4th Grade Common Core Math Problem Takes 108 Steps to Complete

Truthstream Media
by Melissa Melton

“If your child got the answer in two steps, he’d be counted wrong.” (Melissa Melton via The Daily Sheeple)

 This would be kinda funny if it wasn’t so damn sad (or real life). 

Check out this video of mother-of-three Karen Lamoreaux, member of Arkansas Against Common Core, completely owning the ridiculous educational failure that is the Common Core State Standards in her testimony before the Arkansas Board of Education on Monday.
YouTube

“After listening to what was said this morning, I have come to the conclusion that this board is clearly as uninformed as the parents were when these standards were adopted.”


Oooh burn.

Too bad the board cut Lamoreaux off after only four minutes. She didn’t even get a chance to mention the privacy and testing concerns she had. Then again, to list all the concerns she probably actually has about Common Core wouldn’t have taken a mere session; it might have easily taken all day (or week… or month… or…).

Dumbing kids down is absolutely right. Apparently if you just know how to do simple math because it’s, well… simple, under Common Core, your answer would still be counted wrong because you didn’t do it in some convoluted, idiotic way that basically renders doing the math entirely pointless by the time you’re finished anyway. A simple 4th grade division problem regarding 18 students counting off to 90 takes an absurd 108 steps to get “right” via Common Core?

These are the “rigorous” standards that will make our children “college-ready”? Wha…? Did the Mad Hatter from Alice in Wonderland write these standards when he was smoking crack?

Wooooow. No wonder New York principals are reporting deep concern over the fact that their elementary school students are becoming so upset during Common Core testing, they are literally throwing up and soiling themselves. That’d make me want to puke, too.

And then there’s the fact that this generation will be running society pretty soon…

Harvard Says Fluoridated Water is Causing Cognitive Disorders

Natural Society
by Christina Sarich

A newly published study in Harvard’s The Lancet weighs in on the toxins causing autism and ADHD (attention-deficit hyperactivity disorder). Researchers from the Harvard School of Public Health (HSPH) and the Icahn School of Medicine at Mount Sinai (ISMMS) say that along with these numerous environmental toxins, fluoridated water is adding to the higher incident of both cognitive and behavioral disorders.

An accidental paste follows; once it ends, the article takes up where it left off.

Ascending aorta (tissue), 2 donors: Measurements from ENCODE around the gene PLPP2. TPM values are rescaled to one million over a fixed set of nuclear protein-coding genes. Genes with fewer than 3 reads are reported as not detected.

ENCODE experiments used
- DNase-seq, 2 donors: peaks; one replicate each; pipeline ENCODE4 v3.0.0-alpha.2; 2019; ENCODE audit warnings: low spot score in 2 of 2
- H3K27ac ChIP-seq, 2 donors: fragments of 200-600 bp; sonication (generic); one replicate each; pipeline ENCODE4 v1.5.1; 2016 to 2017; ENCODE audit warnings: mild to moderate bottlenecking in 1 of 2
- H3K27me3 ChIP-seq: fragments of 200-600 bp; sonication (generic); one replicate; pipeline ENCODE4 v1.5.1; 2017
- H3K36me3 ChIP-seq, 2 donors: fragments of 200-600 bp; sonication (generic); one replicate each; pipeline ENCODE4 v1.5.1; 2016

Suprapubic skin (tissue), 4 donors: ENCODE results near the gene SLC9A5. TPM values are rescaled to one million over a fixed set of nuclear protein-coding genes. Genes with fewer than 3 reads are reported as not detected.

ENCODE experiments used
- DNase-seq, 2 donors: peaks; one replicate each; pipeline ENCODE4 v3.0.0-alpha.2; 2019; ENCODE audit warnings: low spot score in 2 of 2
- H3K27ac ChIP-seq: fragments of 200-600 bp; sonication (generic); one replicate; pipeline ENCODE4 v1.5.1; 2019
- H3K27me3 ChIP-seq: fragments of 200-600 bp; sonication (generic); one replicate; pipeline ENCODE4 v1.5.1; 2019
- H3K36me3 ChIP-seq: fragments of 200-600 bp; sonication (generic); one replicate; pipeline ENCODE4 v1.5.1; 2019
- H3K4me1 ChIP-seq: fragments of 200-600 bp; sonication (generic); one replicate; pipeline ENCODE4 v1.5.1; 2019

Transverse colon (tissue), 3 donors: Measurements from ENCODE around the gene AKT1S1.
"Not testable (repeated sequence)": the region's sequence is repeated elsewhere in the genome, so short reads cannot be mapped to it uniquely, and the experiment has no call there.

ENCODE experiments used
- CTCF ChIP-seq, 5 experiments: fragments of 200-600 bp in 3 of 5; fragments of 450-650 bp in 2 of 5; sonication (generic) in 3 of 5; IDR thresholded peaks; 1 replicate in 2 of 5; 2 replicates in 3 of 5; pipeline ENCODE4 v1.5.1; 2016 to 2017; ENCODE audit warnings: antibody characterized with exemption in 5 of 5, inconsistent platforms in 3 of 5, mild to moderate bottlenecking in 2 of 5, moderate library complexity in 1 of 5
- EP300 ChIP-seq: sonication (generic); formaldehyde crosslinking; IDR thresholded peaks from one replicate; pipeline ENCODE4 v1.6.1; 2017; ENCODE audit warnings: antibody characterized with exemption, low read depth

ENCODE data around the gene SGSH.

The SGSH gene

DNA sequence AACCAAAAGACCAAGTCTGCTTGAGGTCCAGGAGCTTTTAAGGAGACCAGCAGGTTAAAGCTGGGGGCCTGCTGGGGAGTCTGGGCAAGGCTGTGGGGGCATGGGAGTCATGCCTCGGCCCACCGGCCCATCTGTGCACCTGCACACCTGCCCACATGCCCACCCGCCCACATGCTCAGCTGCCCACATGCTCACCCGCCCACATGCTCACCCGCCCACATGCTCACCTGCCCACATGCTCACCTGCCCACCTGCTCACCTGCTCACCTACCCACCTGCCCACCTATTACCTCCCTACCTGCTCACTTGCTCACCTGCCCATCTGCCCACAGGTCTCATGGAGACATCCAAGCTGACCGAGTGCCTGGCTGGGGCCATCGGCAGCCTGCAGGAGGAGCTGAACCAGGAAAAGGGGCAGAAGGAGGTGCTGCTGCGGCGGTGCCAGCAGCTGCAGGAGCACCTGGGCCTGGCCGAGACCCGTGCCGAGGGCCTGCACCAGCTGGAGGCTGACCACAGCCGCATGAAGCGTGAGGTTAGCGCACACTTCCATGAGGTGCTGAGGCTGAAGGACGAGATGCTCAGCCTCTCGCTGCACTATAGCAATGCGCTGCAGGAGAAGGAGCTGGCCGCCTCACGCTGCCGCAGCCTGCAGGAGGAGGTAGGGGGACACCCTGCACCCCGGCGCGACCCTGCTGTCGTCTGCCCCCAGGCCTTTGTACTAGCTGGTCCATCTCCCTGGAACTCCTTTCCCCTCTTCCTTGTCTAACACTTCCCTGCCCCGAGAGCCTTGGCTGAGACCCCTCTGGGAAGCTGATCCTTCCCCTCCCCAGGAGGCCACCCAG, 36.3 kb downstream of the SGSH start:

Harvard had already published a study in 2006 that pointed to fluoride as a ‘developmental neurotoxicant’, and this newer study looks to over 27 additional investigations into the matter via meta nalysis. In the previous study, it was already established that fluoride consumption lowered children’s IQ scores. The left-over from industry, passed off as ‘medicine,’ obstructs brain development, and can cause a full spectrum of serious health issues – from autism to dyslexia, ADHD, ADD, and more.

The study calls the effects from this chemical a ‘silent epidemic’ that mainstream media and many scientific papers have ignored.

Two of the main researchers involved in the study, Philippe Grandjean from HSPH and Philip Landrigan from ISMMS, say that incidences of chemical-related neurodevelopmental disorders have doubled over the past seven years from six to 12.

The study admits that there are numerous chemicals to blame – many of which are untested or ceremoniously approved by the FDA, USDA, and CDC without truly knowing their long term ramifications on human health – but that fluoride is a definite culprit.

“[S]ince 2006, the number of chemicals known to damage the human brain more generally, but that are not regulated to protect children’s health, had increased from 202 to 214,” writes Julia Medew for The Sydney Morning Herald. “The pair said this could be the tip of the iceberg because the vast majority of the more than 80,000 industrial chemicals widely used in the United States have never been tested for their toxic effects on the developing fetus or child.”

The fact is that fluoride, pesticides, herbicides, heavy metals, radioactive isotopes, GMO foods, and weather warfare chemicals are creating a neurological-toxic mix that is unprecedented in human history.

Fluoride, like other toxins, accumulates in the blood stream and even makes it past the blood-brain barrier. Eventually, as the body tries to protect itself from these unwanted substances, the substances make it into the bones and the organs, causing cancer, cognitive abnormalities, and even birth defects in unborn children. Fluoride is known to pass into the placenta in pregnant women, yet regulatory agencies ignore its toxic legacy.

The chemicals lurking in our food supply, water supply, and in our air and soil are causing the neurological decline of both young and old.

Sesame Street Says ‘P’ is for ‘Prison’ And That’s OK

Infowars

A new series of videos created by the folks on Sesame Street is a propaganda program designed to help children accept the fact that daddy is in jail. It’s OK kiddies, it’s almost inevitable given that 3 percent of the American population is currently under some type of correctional supervision. Just write him a letter and you’ll feel fine.

In the first video, “What is Incarceration,” young Alex, whose father has been incarcerated, is told that laws are “grown-up rules” and if someone breaks the rules they have to go to prison or jail.